in Africa, My Travels

3 Nights in Marrakech

Last month, less than a week before President’s Day Weekend, I found a super cheap round trip flight on Ryanair using Google Flights from Seville to Marrakech. My husband was away for work and I had some free time on my hands, so I figured why not?? Let me tell you now, though.  I love a great deal on a budget airline.  But Ryanair? Horrible.  I will never fly them again if I can help it.

Moving on.

I live in Rota, Spain, so Seville Airport was about an hour and a half drive away.  I parked my car at Braco Parking, which is about 5 minutes outside of the airport.  Parking rates are much cheaper than at the airport, and they will drive you to and from the terminal.  For an additional fee, they will also wash and vacuum your car for you!  Excellent service.

I stayed in the medina, at Riad Golfame.  It was super cute, well decorated, and Khaled, keeper of the Riad, was super nice and helpful.  He noticed that I was traveling alone and arriving really late at night, so he emailed me a few days prior to my arrival to offer to arrange my transportation to and from the airport, and to meet me at the drop off point.  I didn’t really understand why they insisted on meeting me out, but it became really apparent once I got there.  The streets in the heart of the medina are really narrow, so cars can’t go past a certain point.  The streets are very mazelike, so if you don’t know where you’re going and you’re traveling alone, finding your Riad can be difficult, especially at night. Khaled or another member of the staff always seemed to be waiting to see if I needed anything; tea, food, recommendations, anything.  Nothing I asked for was ever too much.

Whenever I left the Riad, Khaled would walk with me out to the main street, and if I went out into the medina at night, he would walk me to and from wherever I went to visit.  As a solo female traveler, this was very much appreciated. For the most part, I found people in Marrakech to be very friendly and honest, with most even offering a cup of tea or two, if you spared a few minutes to chat.  However, there were times, specifically once the sun started to set, when I noticed that the men were starting to leer, which I suppose is why the staff at my Riad insisted upon walking me to and from my Riad at night, especially since the walk involved several dark, alley-like streets once you got off the main roads.  Some words of advice if traveling alone in the medina:

  • Try to get a male member of the staff at your Riad to walk you until you get to well populated areas.  At night, see if they can walk you all the way to your destination.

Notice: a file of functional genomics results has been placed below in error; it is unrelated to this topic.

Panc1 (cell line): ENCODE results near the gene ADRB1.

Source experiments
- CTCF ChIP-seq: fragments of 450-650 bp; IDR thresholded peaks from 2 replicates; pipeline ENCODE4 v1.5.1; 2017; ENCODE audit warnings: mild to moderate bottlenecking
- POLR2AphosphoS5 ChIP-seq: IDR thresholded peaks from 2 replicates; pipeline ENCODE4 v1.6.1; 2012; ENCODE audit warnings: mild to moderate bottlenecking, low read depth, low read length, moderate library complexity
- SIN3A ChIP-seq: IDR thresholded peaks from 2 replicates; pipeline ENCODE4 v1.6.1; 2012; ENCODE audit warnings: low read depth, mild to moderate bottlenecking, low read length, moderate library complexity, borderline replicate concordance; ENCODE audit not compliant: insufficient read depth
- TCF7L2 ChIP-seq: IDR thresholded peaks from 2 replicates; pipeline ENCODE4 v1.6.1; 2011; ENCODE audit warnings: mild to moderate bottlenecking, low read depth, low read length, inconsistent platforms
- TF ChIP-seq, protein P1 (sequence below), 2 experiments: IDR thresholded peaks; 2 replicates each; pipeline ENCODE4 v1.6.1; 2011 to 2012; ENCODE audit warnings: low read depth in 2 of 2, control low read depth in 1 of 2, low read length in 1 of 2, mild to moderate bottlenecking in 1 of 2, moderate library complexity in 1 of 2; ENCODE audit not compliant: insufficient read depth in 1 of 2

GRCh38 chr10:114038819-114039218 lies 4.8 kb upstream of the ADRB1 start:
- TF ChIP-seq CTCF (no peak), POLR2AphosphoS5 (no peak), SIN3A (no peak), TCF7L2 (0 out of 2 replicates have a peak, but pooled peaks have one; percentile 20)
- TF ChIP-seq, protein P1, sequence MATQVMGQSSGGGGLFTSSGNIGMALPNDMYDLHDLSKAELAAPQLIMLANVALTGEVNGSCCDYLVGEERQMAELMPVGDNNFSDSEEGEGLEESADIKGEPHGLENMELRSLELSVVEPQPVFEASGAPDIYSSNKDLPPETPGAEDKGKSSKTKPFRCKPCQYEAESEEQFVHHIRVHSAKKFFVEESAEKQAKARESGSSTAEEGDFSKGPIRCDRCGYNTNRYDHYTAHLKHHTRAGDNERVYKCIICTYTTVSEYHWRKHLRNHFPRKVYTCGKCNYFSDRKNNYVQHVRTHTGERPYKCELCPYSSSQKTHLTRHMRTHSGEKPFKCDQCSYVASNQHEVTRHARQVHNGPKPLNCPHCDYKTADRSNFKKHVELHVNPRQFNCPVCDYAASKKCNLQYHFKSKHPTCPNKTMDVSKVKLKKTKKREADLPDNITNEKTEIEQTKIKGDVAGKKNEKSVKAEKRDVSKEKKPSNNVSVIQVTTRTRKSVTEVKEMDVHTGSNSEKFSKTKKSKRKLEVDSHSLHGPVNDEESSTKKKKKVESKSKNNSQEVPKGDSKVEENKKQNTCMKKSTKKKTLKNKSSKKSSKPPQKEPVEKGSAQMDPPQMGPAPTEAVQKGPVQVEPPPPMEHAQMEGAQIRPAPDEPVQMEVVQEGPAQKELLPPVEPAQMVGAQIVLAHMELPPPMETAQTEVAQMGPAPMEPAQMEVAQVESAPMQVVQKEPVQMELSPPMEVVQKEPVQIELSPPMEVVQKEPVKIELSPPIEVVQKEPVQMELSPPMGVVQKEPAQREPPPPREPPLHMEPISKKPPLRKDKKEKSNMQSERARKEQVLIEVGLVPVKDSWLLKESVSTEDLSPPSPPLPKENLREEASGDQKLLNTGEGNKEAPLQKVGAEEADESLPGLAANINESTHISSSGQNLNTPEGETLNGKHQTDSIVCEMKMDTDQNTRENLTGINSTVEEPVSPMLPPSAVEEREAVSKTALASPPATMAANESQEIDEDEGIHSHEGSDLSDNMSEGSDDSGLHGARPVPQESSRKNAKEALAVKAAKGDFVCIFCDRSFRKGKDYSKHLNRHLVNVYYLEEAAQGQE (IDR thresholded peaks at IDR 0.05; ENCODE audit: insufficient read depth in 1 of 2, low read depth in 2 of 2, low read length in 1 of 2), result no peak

• Cover up!  I’ve heard some women say they were just fine in their tank tops and shorts, but its been my experience that people are generally warmer and more respectful when you’re covered.  Just try to have your knees and shoulders covered.
  • Don’t ask random people on the street for directions, and don’t accept anyone’s offer to walk with you to your destination.  They’ll often walk with you to your destination and then demand money from you.
  • Don’t accept “gifts” from anyone, even if they claim they’re just letting you try it.  Henna artists will grab your hand, just to show you something “real quick”, and then ask for money.  Same with shop owners who may offer you a small trinket as a gift, and then demand money from you.  Don’t take anything from anyone unless you have paid for it.
  • Speaking of taking things you’ve paid for, you should haggle for almost everything.  The staff at my Riad suggested that I start negotiations at about half of what the market owners offer you for anything.  This seemed to work pretty well for me.


The souks of Marrakech are the largest in all of Morocco, and will have you occupied for hours. It is an endless maze of alleyways, filled with people, motorbikes, and stray cats.  This is where you can go to buy everything from carpets, lanterns, spices, beauty products, clothes, and accessories. Like I mentioned earlier, you should haggle for everything you’re interested in, even if you have to threaten to walk out. Bargaining is a fine art in these souks.  The Moroccan people are very hospitable though, and will often offer you a cup or two of tea before you go on your way.

Jemaa el-Fnaa Square

Once you make it through the souks,  you’ll probably find yourself walking out into Jemaa el-Fnaa Square.  It is the main square in Marrakech.  There you will find snake charmers, story tellers, street performers, juice stalls and more random goods being sold.  Enjoy the atmosphere, but keep an eye on your belongings.  The square can get very crowded and busy, and pickpockets will be waiting for their chance!

La Jardin Majorelle

La Jardin Majorelle is a beautiful garden and one of the most visited sites in Marrakech.  It was created by artist Jacques Majorelle over the course of 40 years, starting in 1923.  He lived there with his wife until their divorce in 1950.  30 years, later, the property was purchased by designers Yves Saint-Laurent and Pierre Bergé, who restored it.  The villa now houses the Islamic Art Museum of Marrakech, the Berber Museum and has recently opened the Musee Yves Saint Laurent.  It costs about 70 Moroccan Dirhams (around $7.61) to get into the garden, and you can also purchase tickets to the museum, if you’re interested in going.  You should purchase both tickets at the same time if you already know you’ll be going to both, though.  The lines can get quite long.

3 days wasn’t nearly enough to see everything Marrakech has to offer, but I enjoyed myself and can definitely see myself going back.  Next time I will spend a little more time in “New Town”, which is more modern than the medina.  Have any of you been to Marrakech? What are you recommendations?  Let me know in the comments!